Tiny First Temple seal impression found with name of Bible-era royal steward | The Times of Israel

https://www.timesofisrael.com/tiny-first-temple-seal-impression-inscribed-with-biblical-royal-stewards-name/

Another exciting archeological discovery found next to the Temple Mount in #Jerusalem. A seal with the name “Adoniyahu”, king #David’s son. One more confirmation to the accuracy, validity and authenticity of the #Bible!

A minuscule 7th century BCE clay sealing reading “Belonging to Adoniyahu, the Royal Steward,” was recently discovered in the City of David’s sifting project.

In earth excavated from the foundations of the Western Wall under Robinson’s Arch in 2013, a national service volunteer some three weeks ago unearthed the one-centimeter inscribed letter sealer bearing the ancient Hebrew name of a character found several times in the Hebrew Bible, Adoniyahu, literally, “The Lord is my Master.”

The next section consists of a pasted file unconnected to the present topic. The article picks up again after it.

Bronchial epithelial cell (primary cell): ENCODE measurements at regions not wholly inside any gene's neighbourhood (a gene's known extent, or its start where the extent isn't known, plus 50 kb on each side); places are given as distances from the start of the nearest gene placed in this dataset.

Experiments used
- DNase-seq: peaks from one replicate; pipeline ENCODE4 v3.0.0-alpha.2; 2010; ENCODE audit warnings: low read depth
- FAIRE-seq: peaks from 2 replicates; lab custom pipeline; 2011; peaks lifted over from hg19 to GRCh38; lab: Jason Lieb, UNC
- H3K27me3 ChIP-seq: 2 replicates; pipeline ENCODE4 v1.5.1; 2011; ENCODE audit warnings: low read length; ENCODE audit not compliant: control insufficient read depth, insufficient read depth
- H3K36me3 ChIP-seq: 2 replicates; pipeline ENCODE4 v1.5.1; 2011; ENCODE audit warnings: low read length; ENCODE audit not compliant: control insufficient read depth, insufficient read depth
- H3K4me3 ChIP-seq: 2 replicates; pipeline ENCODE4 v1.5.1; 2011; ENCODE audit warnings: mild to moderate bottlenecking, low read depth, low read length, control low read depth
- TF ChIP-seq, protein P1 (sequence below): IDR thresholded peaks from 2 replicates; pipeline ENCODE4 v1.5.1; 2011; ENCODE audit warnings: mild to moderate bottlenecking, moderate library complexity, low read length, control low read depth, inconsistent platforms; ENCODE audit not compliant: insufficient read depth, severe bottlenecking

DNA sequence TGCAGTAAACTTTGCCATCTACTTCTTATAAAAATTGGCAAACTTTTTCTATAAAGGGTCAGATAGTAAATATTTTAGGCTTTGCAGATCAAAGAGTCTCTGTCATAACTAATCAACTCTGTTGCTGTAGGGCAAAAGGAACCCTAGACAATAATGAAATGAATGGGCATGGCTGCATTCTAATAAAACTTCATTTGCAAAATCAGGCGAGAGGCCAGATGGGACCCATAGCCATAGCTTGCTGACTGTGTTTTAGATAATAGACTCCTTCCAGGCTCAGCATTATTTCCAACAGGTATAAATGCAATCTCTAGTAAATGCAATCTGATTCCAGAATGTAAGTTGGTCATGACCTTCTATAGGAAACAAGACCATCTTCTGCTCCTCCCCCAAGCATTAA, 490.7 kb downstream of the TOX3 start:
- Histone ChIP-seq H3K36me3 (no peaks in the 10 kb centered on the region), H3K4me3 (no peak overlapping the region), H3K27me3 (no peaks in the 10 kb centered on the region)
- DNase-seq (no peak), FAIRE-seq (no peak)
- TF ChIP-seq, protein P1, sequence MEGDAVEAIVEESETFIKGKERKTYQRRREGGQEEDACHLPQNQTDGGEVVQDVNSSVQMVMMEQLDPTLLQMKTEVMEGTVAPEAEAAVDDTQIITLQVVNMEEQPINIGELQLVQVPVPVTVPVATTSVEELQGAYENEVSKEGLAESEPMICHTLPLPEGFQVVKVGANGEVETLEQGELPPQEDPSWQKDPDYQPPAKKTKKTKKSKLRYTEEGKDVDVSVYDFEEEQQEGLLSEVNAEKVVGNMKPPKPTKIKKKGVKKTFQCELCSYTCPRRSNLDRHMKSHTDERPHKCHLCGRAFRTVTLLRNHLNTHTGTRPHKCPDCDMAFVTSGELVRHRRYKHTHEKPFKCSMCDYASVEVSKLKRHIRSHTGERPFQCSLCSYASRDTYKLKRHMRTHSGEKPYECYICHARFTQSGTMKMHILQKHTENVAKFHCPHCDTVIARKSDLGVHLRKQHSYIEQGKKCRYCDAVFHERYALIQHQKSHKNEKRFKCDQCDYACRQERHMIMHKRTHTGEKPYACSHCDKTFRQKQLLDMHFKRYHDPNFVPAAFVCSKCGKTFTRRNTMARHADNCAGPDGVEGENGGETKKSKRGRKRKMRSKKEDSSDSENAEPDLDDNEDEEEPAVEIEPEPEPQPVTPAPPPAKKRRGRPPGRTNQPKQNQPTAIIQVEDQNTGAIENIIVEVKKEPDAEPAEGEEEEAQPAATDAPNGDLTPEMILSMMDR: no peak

According to archaeologist Eli Shukron, this inscription is unique and “of utmost importance.” The role of the Royal Steward (Asher al Habayit), he said, appears several times in the Bible and is used for the highest-level minister in the royal court. For example, the title of Royal Steward was used in the Book of Genesis for Joseph’s high-powered position in Egypt.

The clay sealing, or bulla, was used in the First Temple period to seal important documents, said Shukron.

In March, another rare bulla was published by the City of David bearing the inscription “(belonging) to Nathan-Melech, Servant of the King” (LeNathan-Melech Eved HaMelech). Nathan-Melech is named in 2 Kings as an official in the court of King Josiah. And in February 2018, another, partial clay sealing was discovered, which may spell out “Belonging to Isaiah,” (l’Yesha’yah[u]) and is arguably tied to the Prophet Isaiah.

The new Adoniyahu inscription gives a potential link to a 150-year-old mystery: a First Temple, 7th century BCE rock cave grave, which is also inscribed with “Asher al Habayit.” The inscription, today found in the British Museum, has a partial name ending with the same three Hebrew letters as that of the new clay bulla.

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